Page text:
I realised that I have been sharing quite a bit of BBC articles and news lately. Some might feel that I am ‘cheating’, that is, posting something that I did not write. However, I will defend myself by saying that most of the posts are actually accompanied by my own comments. I might have missed one or two, though, as I usually update them in snatched moments before class and during class break.

Why do I share? That is the question I asked myself when I realised that I have been sharing on my blog quite a bit of BBC news. The answer I got from myself, brutally honest, is that the news I shared, the articles I shared, I feel deeply about them. I wanted to comment on them. I do not want to post it on Facebook as there will be tons of likes with no real purpose. So I rather post it on my secret blog as my ‘secret life’, if you like it.

Take my most recent post of BBC articles, it is one about education in Asia. The rising costs of education is a worry to us Asians, parents and students alike. I am a 19-year-old student who had just signed an agreement for a loan of RM39 000, to be repaid in 15 years time, in order to fund my own studies. I am lucky, the course I chose, law, does not really cost too much. If I had chosen medicine or engineering, I would be tying myself down to a loan of a few hundred thousands.

As claimed by the articles, there are indeed parents who gave up medicine and sell their houses in order to pay for the children’s rising education cost. The upshot of it is that if you want to do a ‘normal’ (that is, not science courses) external degree in private institutions in Malaysia, the school fees alone will be around RM 50 000. In addition to rental and living expenses, a three-year course will be averaging about RM100 000,conservatively speaking. If it is a twinning programme, be prepared to see the costs doubled or even tripled.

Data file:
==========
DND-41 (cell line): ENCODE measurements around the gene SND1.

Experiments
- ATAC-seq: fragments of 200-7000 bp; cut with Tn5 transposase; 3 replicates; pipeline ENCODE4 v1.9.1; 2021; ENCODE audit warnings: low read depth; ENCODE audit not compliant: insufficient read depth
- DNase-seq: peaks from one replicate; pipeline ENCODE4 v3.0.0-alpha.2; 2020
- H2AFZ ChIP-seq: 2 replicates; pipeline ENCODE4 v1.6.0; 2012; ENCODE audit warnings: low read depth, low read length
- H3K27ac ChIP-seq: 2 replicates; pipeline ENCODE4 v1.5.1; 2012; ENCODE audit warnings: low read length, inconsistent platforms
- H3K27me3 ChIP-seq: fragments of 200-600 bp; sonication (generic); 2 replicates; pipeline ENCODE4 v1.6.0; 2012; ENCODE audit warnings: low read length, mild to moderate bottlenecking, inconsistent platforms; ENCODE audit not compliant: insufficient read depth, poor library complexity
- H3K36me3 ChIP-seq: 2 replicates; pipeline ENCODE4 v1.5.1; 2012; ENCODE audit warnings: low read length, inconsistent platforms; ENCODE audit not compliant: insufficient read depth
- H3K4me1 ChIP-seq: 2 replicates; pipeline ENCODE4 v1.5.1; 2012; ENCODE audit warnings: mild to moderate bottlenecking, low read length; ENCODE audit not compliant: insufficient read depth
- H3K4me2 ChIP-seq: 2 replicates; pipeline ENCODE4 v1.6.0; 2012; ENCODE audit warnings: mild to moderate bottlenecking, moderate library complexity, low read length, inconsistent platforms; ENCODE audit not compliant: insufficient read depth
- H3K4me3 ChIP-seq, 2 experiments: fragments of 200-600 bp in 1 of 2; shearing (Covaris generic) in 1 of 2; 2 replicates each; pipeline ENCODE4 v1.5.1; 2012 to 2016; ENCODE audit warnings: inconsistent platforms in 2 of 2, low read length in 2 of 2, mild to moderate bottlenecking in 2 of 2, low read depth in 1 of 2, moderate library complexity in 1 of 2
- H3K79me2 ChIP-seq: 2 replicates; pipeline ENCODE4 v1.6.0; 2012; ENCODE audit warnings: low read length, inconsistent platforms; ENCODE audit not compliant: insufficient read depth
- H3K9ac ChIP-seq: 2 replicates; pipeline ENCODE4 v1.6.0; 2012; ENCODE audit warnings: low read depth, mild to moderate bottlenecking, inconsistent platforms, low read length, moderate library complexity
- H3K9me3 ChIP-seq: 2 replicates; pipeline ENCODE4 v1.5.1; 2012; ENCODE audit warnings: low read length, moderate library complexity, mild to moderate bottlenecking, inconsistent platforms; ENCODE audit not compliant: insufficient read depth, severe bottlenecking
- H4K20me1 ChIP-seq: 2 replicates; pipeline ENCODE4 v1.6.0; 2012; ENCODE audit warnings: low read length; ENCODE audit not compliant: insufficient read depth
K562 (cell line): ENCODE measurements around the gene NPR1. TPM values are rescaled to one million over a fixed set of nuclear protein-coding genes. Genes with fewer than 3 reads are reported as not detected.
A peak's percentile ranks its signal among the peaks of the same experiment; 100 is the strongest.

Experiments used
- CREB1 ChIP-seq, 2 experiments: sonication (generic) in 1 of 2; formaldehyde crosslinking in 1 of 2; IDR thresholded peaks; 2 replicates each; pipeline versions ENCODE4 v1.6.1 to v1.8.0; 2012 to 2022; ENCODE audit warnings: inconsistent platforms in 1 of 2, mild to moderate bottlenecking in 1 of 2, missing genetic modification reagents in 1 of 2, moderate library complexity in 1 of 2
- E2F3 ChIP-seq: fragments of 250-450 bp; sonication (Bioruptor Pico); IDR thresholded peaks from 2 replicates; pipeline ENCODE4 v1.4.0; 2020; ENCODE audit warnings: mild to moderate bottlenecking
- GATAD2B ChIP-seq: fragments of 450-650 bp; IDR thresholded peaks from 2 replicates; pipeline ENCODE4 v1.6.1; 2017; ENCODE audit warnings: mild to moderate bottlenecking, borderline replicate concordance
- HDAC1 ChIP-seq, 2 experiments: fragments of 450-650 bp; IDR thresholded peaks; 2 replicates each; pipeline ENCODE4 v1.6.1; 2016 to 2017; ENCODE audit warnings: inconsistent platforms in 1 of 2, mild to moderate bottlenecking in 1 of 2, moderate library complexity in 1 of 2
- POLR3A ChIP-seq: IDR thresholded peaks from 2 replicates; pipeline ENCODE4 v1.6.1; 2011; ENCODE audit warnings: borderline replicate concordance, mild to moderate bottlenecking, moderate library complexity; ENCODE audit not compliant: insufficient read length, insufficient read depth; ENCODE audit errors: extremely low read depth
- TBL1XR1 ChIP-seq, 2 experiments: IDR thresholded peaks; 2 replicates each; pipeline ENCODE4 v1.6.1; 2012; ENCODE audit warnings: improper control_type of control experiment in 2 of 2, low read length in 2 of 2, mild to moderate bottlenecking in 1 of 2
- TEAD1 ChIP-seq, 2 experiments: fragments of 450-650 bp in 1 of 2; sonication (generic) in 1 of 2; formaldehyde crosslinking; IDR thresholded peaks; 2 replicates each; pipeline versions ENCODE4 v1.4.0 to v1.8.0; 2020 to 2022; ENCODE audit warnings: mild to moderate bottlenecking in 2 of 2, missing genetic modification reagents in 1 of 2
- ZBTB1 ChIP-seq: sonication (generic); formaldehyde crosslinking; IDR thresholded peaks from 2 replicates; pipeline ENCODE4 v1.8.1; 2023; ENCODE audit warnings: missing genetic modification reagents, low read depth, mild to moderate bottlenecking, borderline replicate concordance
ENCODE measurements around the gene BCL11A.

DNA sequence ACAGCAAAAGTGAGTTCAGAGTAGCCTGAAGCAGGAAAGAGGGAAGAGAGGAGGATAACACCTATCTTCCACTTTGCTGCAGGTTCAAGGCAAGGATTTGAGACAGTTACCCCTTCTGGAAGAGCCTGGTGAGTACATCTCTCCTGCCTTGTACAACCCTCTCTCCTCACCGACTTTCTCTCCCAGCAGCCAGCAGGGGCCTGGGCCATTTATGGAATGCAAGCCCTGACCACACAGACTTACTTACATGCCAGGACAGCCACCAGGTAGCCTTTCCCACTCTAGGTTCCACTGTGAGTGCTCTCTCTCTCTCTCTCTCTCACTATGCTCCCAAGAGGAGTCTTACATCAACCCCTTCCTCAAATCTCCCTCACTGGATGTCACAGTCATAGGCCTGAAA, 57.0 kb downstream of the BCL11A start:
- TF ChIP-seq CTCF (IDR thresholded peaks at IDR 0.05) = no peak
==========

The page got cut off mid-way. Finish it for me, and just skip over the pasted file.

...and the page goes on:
For us of the middle class bracket, it is either an expensive education for which you will be taking a loan before even earning a single cent, or stop studying after secondary school and take your chance with the University of Life. My mother decided we will take the former path and so here I am.

In the article, there is reference to tiger father and tiger mother. It is probably true in some cases, but most definitely untrue in mine! I have the choice of which course I want to study in. I have heard of some cases where ‘kia su’ (afraid to lose) parents forces their children to study medicine or engineering as these courses are traditionally highly-regarded and have high social status. A tragedy, especially if the child hates science subjects as I do.

Education costs go up because in this highly capitalistic and commercialized world, a certificate of education is the most important proof of competency. To get a good job in a good company, a certificate from a good school is a must. Therefore, we Asians are prepared to spend a goodly sum to get that as education has long be heralded as the way to ascend the social ladder.